The many policy statements in support of science scholarship must be balanced in a similar manner. Our programs, products and services related to the improvement of science scholarship must align with our policy statements. The entire Academy must engage in science scholarship at a level that begins to balance our actions with our statements. As is true for education scholarship, science scholarship, particularly health services research, should be a scholarly activity of every clinical faculty member. The public policy benefit of this type of research is limitless and does not require extensive research laboratory support. The third aspect of the mission of higher education, service, benefits from this attention to both education and science scholarship. The intervention of our faculty and students into the issues communities define as important and worthy of partnership require an academic commitment to scholarly service. In this way the community perception of true engagement can be met and maintained.

The public expectation that the graduating pharmacist is competent to protect their personal and population well-being is sustained through the continuous improvement of that graduate’s educational experience. The economic value of a school of pharmacy to a community can and has been described.32 Yet, it is the value to improved healthcare quality, improved health and containment of health costs that best demonstrate the value of a school of pharmacy to a community. The members of this committee believe that describing the value as stated above should be a goal of every college and school of pharmacy in the nation. Continuously improving the quality of pharmacy education through the creation of new knowledge and the integration of that new knowledge back into the professional curriculum sustains the trust the public places in the pharmacist.33 Translating new knowledge into the practice settings of the many community-service activities of our students and faculty continually improves the public perception of the Academy and the profession. The ability of pharmacy education to help communities meet their identified challenges is the best demonstration of the Academies value to that community.

Improving the quality of education cannot be a solitary pursuit. Public policy and community challenges cannot be addressed by a single individual or profession. The capacity of any individual is limited and the expectations of communicating new knowledge to advance patient and population health appears limitless. Therefore, academic pharmacy must maintain its commitment to collaboration and interprofessional education and research. Again, while the economic argument brings value to the expression of this commitment, it is the improved healthcare, improved health and the containment of health costs that prove the real value to individual patients and communities. Shared accountabilities and shared resources can strengthen the public perception of academic pharmacy as a trusted community partner to develop and evaluate both policy and clinical interventions that meet community needs today and tomorrow.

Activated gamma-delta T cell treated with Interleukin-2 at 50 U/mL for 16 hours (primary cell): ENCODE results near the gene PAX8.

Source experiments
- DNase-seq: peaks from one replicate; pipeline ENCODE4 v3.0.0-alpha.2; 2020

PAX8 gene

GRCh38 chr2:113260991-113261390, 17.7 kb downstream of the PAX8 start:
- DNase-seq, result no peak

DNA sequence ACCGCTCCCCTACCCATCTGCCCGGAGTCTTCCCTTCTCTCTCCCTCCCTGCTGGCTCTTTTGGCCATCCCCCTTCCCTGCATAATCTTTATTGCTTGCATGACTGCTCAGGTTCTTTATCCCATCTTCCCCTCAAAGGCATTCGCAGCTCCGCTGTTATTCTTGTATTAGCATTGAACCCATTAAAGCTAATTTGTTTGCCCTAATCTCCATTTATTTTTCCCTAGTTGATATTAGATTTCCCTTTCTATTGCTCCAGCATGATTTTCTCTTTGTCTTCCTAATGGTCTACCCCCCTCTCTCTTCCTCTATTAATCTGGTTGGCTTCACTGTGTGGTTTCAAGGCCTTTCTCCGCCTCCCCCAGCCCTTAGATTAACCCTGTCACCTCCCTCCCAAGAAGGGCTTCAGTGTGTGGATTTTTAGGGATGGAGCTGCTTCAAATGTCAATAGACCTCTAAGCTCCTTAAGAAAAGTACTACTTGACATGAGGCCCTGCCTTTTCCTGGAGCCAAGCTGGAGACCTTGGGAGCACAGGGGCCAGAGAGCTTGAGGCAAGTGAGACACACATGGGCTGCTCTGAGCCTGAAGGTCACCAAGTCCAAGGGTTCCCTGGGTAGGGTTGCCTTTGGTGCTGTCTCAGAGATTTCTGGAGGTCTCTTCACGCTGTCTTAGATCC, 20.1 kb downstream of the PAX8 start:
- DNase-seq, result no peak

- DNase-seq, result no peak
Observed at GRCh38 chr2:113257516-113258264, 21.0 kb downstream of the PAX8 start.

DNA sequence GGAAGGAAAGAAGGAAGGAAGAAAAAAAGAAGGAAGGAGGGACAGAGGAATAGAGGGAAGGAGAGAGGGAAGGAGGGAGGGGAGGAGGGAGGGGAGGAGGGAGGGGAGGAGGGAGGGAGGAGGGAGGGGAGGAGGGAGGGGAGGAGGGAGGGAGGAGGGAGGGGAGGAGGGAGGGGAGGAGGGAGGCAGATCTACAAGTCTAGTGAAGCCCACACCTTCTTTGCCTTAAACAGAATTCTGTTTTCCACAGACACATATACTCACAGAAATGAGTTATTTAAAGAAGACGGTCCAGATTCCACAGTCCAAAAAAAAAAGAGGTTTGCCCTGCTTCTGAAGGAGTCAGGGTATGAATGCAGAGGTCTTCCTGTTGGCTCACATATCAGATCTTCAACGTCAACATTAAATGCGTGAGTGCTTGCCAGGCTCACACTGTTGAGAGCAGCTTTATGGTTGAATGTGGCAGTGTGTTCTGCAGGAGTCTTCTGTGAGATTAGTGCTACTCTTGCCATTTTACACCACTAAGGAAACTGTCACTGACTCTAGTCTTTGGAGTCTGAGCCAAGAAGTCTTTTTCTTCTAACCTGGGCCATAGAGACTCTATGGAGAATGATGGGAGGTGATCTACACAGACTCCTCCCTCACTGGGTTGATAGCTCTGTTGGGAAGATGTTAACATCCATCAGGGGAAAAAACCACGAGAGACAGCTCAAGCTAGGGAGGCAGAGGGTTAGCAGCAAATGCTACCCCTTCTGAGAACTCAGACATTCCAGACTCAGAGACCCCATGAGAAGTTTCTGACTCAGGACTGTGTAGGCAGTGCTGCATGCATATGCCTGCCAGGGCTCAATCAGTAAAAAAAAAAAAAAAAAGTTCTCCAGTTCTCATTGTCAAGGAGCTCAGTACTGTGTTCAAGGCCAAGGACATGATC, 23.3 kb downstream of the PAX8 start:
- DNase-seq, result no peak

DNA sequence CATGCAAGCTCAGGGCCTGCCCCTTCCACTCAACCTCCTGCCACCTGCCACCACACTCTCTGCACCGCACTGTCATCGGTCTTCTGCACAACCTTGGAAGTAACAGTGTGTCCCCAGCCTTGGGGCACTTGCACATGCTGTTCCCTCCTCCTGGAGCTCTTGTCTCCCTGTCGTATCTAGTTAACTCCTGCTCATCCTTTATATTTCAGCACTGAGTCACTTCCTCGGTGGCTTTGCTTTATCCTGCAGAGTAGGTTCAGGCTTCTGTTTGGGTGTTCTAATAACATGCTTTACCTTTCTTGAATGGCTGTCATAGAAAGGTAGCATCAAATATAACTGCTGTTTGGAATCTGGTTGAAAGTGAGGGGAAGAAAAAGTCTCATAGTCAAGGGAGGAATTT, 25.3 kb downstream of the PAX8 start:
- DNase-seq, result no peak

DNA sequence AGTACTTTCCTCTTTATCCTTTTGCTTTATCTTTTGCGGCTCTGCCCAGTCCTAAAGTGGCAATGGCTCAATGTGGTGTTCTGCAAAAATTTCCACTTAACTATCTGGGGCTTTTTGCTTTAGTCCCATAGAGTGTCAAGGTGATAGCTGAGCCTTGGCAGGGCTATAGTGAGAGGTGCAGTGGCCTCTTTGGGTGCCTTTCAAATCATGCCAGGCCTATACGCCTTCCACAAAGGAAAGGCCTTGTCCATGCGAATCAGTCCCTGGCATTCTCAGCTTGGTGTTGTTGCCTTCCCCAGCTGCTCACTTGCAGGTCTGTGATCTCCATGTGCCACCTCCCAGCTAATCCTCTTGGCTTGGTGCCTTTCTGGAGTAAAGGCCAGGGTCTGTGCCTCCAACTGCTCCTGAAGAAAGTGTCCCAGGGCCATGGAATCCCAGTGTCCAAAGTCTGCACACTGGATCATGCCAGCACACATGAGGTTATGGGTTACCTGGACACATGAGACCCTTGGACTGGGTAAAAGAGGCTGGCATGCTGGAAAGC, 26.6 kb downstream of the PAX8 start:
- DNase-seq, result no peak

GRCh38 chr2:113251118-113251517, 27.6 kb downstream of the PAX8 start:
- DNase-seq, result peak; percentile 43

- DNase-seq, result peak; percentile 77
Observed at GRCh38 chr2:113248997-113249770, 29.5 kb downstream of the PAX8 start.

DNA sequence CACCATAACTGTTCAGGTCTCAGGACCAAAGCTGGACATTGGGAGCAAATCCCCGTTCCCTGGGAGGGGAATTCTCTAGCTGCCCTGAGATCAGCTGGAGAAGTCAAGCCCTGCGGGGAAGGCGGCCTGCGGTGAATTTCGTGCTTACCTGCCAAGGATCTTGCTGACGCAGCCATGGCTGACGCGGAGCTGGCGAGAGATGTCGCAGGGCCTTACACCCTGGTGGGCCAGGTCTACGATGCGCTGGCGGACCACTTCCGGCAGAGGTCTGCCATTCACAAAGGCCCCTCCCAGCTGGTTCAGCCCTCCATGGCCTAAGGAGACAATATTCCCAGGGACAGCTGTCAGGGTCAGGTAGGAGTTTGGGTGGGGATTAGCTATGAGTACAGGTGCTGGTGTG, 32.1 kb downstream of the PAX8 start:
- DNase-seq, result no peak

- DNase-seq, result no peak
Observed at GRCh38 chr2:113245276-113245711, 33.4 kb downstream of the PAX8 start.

AACP and its member institutions and faculty are actively engaged in improving the quality of pharmacy education. We are already engaged in the strategies that make academic pharmacy a trusted and valued community partner. We are already engaged in the strategies that will make interprofessional education the best way of improving healthcare, improving health and containing costs. The examples in this report and the many others not included provide ample demonstration of the Academies undertaking of strategic partnerships to maintain the public trust and create and translate new knowledge into the partnerships that depend on that trust. Therefore, using the mission of higher education as refined in the AACP tagline, Discover, Learn, Care…Improve Health, AACP and its member institutions and faculty can continually improve public policy not just today, but long into the future.


1. NACIQI Draft: Higher Education Accreditation Reauthorization Policy Recommendations, January 27, 2012. Inside Higher Educ. Accessed July 7, 2012.